A blog by Barry Edelson

Hamdan is Free.
Now What About the Rest of Us?

It is difficult to muster much more than indifference to the fate of the Salim Hamdan, the alleged driver for Osama bin Laden who was freed from the prison at Guantánamo Bay last week and sent back to his native Yemen. Apparently, the news media shared this view, as the release of even one of the better known Guantánamo detainees barely merited a mention when it happened. Whether he rots in an American "detention center" or a Yemeni dungeon, or is even set loose upon the world, seems to be of little consequence to the vast majority of Americans.

What ought to be of profound consequence, however, is the implication of this shameful episode for civil rights at home and human rights abroad. How terrible for us as a nation that the sexual peccadillos of a certain former president riveted the attention of the body politic for years on end, prompting certain members of the chattering classes to wonder aloud, "Where's the outrage?", while the systematic subordination of the Constitution and the Bill of Rights by the very next administration has seldom aroused sufficient passion to make it to the front pages of our newspapers. Those who routinely pervert the tenets of the Christian faith for political ends by espousing "values" and "morality" could not have made the hollowness of their souls more plain by their apoplectic reaction to the first trifling set of circumstances and their sneering callousness at the authoritarian evil of the latter.

As a child born of the generation that defeated fascism in Europe, raised under the toxic cloud of the Cold War and witness to the struggle for Civil Rights in our own backyard, I acquired nearly from the womb a fear and loathing for the brutal exercise of arbitrary power. Like all people of conscience, freedom is my patrimony. Any depiction in a book or film of a late-night knock on the door by the secret police, and the subsequent arrest, violent interrogation, detention without charge or summary execution, filled me with the kind of rage that drives more hot-headed youth to join revolutions. From the Count of Monte Cristo to Aleksandr Solzhenitsyn, the absence of justice for the powerless has self-evidently been the most common abuse of human rights in the history of our species, and the defining characteristic of all regimes of absolute power.

That most decently educated and reasonable young Americans did not run off to join the Shining Path or the Red Brigades owed less to a lack of conviction than to an accident of birth. Being a natural-born citizen of the United States automatically conferred immunity against these atrocities, provided that one was white and not very poor. Even so, the gradual legal emancipation of American blacks during the last half century, and the provision of defense counsel even to the destitute (inept and inadequate as such counsel may often be) at least left an impression of progress. These measures have been invariably too slow and too late, but they created an illusion that America indeed stood apart from the other nations of the world in its ability to right the wrongs of the past and to truly stand for something nobler than the acquisition of wealth and power.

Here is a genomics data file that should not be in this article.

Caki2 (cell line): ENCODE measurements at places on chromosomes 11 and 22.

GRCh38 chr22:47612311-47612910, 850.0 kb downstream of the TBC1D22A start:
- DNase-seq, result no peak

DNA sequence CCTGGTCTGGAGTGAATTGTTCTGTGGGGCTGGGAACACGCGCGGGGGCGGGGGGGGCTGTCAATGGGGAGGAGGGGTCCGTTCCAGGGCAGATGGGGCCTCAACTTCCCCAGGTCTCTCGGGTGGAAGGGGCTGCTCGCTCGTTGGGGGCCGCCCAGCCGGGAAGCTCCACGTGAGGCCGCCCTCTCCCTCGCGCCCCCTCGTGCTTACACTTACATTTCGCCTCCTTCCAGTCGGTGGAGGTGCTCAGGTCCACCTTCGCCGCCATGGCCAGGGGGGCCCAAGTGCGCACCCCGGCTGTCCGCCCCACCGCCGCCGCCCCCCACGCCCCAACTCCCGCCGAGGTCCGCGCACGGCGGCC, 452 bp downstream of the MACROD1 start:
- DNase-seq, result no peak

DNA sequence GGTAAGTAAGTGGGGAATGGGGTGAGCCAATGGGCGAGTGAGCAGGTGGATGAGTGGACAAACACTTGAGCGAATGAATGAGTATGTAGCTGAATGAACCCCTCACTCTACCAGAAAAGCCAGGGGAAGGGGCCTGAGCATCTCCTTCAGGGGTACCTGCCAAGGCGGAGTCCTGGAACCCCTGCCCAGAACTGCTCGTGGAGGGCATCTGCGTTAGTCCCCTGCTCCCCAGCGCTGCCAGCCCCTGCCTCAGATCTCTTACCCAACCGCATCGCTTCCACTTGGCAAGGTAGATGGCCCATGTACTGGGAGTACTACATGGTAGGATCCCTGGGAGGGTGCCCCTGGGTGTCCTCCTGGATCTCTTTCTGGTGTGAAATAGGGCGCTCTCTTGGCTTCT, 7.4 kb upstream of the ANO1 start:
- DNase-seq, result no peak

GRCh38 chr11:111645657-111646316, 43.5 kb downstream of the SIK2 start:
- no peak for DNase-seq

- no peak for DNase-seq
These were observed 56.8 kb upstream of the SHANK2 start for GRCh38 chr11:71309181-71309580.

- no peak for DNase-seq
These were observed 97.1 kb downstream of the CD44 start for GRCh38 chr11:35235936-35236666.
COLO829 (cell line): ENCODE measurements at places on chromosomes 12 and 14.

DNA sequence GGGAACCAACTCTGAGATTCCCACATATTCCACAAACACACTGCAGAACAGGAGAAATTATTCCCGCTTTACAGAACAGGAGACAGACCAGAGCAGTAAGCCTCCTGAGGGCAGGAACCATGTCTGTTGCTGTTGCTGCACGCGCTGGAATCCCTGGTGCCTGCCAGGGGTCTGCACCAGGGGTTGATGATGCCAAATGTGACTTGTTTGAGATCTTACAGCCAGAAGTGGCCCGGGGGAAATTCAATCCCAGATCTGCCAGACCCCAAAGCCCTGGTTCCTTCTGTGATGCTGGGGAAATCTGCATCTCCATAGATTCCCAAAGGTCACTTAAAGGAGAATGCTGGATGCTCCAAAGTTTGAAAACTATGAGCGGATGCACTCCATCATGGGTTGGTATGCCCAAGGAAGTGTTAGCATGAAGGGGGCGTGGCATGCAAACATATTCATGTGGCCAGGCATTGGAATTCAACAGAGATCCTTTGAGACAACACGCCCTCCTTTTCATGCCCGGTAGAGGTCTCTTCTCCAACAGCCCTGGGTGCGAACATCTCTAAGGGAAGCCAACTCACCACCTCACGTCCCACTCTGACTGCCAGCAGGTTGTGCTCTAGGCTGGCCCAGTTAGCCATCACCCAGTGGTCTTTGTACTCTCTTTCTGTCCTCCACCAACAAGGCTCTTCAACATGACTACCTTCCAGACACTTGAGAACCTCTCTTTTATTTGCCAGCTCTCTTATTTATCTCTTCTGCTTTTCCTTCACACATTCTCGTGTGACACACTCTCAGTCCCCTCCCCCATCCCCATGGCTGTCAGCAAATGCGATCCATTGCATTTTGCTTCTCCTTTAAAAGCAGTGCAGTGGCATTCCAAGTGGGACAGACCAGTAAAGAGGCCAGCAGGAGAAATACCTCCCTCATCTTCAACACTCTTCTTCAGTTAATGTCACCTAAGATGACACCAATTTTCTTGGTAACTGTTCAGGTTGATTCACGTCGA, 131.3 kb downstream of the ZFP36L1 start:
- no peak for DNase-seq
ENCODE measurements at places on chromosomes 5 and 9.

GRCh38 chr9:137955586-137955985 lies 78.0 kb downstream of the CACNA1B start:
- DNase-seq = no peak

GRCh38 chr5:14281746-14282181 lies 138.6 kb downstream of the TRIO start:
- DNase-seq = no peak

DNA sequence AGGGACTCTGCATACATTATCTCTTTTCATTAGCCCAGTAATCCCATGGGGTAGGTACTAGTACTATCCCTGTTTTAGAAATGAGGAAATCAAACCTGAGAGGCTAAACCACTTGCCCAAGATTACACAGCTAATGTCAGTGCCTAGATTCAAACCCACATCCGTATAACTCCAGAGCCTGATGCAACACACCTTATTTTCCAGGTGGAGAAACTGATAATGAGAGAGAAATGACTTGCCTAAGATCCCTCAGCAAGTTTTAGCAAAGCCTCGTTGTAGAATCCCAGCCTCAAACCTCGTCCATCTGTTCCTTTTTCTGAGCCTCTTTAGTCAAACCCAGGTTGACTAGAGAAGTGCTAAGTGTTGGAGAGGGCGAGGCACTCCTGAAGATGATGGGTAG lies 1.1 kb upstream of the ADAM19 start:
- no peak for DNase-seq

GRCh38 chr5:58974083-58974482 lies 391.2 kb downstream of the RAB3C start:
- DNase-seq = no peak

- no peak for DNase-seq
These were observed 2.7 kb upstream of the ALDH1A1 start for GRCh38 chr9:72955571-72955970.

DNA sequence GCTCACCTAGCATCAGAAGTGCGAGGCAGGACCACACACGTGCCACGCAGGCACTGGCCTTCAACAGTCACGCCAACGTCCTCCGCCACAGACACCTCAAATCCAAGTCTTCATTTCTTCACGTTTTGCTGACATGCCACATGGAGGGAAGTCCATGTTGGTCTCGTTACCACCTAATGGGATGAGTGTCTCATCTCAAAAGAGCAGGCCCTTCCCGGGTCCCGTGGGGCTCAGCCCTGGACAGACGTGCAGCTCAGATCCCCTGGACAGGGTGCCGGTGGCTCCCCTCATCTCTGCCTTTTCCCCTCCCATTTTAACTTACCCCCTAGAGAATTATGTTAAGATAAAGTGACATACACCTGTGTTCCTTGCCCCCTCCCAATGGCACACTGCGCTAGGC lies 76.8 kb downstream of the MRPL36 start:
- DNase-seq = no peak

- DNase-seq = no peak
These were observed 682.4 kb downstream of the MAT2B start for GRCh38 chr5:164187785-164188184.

Until 9/11. Some Americans no doubt slept more soundly knowing that the likes of Dick Cheney, John Ashcroft and Donald Rumsfeld were manning the controls of the ship of state in the aftermath of that horrid day. They may have been relieved to realize that they had elected zealots to protect them from the zealotry of our enemies. And even if they had known that one of the vice president's most senior advisors kept a dog-eared copy of the Constitution in his breast pocket, not to guard against the erosion of civil liberties in the face of mortal peril, but for the express purpose of figuring out innovative ways to circumvent them, they would likely not have been bothered. And if they had been reminded that the President swears an oath to "preserve, protect and defend the Constitution of the United States", and not, as Mr. Bush has constantly reminded us for the last seven years, to protect the lives and property of the American people, they would have no doubt wiped the thought from their minds as a needless abstraction. Torture, rendition, Abu Ghraib, Guantánamo — an unpleasant business, surely, but we face an exceptionally evil enemy. In any case, we're talking mostly about foreigners, aren't we, and what rights do they have?